Tuesday, February 1, 2011

New Developments in GIS for Urban Planning

Michael Batty, Andrew Hudson-Smith, Andrew Crooks, Richard Milton and Duncan Smith

Ever since computers were first developed in the mid 20th century, planners saw an immediate use for them in not only organizing large quantities of data about the city but also in the analysis of that data, the construction of simulation models of how cities functioned, and in forecasting the future form of cities. All these ideas were put in place in the 1950s and 1960s mainly in North America and there were even moves to automate the city planning process itself by formulating models that could generate idealised plans based on data pertaining to the current situation as well as to the specification of future goals.
This technology began with main frame machines where most techniques were operated offline but with increasing networking of computers and miniaturisation down to minicomputers along with the parallel development of personal computers, much of this activity came online. The convergence of communications and computing which has occurred in the last twenty years with the development of the internet and its graphical interface in the form of the world wide web has moved many of these functions into networked environments. The prospect now exists for all stages of the planning process and its interfacing to the public at large to become accessible online.
By 1990s, various computational techniques that were being developed in urban planning were being heavily influenced by three related developments. First geographic information systems (GIS) technologies which represented the fusion of spatial database technology with computer cartographies, were being ported from minicomputers to PCs, second various forecasting techniques were being developed on PCs using standardised software such as spreadsheets, and third, this great potpourri of technologies was being fashioned together in what Britton Harris (1989) called ‘planning support systems’ (PSS) in his seminal article. Since then much of this technology has begun to move online with PSS being used not only for strategic planning but also for more routine uses in the control of development and also plan implementation. There are now so many developments that in a short article like this one, we cannot do justice to the hundreds of potential applications in urban planning. What the modern computing environment has opened up is the prospect that any kind of application can be fashioned in any kind of software – within limits of course – and that any kinds of software can be plugged into any other. Forecasting models, traffic models, GIS and so on can be interfaced with one another with no one software necessarily dominating the other. The prospect now also exists of planners being able to draw on data and software which is configured and operated on remote sites such is the present connectivity and power of the internet.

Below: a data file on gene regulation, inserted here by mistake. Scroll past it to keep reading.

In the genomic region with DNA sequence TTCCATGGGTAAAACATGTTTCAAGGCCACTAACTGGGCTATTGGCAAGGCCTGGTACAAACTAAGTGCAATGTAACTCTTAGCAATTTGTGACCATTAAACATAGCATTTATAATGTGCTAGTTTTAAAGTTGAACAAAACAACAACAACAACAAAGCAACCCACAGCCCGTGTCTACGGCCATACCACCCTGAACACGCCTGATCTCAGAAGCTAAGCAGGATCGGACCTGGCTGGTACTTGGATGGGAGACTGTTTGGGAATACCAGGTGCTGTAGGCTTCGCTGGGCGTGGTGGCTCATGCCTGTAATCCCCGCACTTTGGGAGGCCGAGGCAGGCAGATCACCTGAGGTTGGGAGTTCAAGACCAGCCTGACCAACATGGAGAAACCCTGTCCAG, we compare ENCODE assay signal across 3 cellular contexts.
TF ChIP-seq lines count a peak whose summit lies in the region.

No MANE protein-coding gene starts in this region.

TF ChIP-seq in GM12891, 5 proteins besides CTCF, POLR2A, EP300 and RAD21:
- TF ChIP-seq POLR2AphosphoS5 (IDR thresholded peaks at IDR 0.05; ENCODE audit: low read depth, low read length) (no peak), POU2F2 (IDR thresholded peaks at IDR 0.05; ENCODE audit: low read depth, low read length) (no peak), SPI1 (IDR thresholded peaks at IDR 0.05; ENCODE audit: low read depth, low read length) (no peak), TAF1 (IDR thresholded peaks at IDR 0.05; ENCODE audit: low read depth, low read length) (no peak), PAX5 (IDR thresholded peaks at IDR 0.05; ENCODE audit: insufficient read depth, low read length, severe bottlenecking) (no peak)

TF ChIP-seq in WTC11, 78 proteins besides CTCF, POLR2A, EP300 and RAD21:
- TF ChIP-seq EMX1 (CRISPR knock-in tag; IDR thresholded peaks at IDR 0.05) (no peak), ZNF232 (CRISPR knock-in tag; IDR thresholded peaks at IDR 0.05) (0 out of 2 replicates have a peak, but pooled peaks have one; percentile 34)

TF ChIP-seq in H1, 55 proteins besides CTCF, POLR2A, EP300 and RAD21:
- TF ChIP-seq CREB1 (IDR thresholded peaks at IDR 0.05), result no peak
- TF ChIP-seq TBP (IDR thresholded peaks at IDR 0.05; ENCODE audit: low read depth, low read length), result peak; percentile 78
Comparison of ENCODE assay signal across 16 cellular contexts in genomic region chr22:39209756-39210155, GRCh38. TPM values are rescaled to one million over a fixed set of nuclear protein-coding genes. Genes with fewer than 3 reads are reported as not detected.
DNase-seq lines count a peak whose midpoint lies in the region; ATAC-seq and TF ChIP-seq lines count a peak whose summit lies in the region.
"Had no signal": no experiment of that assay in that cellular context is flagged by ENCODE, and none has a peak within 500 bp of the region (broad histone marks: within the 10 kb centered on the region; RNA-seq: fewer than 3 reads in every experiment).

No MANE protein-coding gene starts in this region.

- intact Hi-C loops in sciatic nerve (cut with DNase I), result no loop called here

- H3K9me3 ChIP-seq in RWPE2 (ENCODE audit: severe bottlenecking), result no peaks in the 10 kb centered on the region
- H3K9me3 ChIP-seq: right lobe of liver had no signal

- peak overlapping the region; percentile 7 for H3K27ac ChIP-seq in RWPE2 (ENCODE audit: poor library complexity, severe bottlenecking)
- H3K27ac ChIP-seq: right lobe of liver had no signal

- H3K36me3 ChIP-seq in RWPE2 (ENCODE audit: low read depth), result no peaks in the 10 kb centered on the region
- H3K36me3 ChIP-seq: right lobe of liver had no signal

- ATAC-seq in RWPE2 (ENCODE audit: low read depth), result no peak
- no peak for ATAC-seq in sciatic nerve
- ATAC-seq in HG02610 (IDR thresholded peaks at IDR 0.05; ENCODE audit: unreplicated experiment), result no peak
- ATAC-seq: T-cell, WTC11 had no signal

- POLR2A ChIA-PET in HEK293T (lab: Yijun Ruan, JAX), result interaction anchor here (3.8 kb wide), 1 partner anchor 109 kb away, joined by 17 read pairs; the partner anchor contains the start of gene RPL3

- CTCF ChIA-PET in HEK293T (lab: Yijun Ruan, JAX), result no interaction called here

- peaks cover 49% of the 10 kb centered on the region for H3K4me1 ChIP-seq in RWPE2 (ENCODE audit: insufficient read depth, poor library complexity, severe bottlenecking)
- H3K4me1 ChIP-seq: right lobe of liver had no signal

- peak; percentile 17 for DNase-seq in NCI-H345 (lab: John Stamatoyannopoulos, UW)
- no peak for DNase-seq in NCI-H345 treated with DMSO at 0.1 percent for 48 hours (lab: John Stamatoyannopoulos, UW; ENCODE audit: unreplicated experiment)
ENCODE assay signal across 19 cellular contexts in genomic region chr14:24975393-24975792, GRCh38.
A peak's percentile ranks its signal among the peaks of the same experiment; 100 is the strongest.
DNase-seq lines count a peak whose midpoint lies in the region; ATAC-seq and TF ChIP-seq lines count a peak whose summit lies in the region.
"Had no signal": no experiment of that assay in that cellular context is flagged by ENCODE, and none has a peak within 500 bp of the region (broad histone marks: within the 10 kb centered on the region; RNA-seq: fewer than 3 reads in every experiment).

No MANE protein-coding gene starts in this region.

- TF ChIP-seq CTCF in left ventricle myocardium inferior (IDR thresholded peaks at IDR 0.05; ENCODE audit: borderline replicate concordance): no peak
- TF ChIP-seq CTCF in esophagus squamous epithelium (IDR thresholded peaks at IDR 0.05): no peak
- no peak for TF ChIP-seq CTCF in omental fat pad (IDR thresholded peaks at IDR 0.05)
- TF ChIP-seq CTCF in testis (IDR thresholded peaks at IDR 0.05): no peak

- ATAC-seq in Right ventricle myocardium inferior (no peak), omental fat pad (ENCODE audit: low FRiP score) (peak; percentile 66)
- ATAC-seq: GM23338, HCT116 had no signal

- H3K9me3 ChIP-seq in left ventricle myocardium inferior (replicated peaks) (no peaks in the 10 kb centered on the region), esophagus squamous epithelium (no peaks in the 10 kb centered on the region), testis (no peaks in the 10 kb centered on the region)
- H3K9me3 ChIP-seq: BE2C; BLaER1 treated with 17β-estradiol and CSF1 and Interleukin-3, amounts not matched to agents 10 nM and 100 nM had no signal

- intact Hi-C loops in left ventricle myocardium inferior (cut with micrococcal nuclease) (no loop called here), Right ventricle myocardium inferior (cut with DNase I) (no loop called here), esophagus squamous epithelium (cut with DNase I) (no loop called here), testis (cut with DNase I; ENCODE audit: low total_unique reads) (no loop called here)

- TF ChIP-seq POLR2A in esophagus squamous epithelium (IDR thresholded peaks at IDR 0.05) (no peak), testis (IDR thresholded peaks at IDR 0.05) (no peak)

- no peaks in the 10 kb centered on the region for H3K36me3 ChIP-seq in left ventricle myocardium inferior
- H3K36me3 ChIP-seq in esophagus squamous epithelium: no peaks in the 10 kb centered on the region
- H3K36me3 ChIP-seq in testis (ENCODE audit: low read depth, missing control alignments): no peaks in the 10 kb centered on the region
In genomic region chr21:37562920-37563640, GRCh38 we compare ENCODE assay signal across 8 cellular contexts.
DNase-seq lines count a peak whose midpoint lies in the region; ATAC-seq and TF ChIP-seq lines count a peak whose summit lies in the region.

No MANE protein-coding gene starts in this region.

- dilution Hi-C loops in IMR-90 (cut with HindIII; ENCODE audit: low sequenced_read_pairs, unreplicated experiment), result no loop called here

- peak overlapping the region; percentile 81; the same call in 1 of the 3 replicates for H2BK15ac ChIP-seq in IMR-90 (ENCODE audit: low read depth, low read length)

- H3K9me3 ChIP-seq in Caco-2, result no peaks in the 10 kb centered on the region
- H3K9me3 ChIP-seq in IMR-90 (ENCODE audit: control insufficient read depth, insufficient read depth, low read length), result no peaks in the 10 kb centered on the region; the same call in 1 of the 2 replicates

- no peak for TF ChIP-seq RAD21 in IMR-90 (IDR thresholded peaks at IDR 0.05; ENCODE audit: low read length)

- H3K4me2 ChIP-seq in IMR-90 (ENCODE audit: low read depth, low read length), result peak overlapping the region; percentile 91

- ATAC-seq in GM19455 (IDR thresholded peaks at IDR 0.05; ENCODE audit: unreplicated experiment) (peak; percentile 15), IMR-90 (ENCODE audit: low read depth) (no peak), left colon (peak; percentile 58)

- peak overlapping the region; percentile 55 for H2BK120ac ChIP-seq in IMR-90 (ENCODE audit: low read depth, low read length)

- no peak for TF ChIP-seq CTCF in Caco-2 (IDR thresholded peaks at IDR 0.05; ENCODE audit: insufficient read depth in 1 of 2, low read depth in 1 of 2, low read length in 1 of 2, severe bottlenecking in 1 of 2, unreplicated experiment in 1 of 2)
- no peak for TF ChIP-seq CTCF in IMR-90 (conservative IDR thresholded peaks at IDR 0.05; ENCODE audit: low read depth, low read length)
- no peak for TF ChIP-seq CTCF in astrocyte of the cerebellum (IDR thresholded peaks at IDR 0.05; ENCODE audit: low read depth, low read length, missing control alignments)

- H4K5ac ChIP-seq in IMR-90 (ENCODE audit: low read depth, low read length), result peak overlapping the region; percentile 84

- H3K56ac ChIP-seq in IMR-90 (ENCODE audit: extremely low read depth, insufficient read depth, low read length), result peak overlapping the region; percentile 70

more posts about GIS:


GIS in U.S. Urban Studies and Planning Education

Think Globally, Act Regionally: GIS and Data Visualization for Social Science and Public Policy Research

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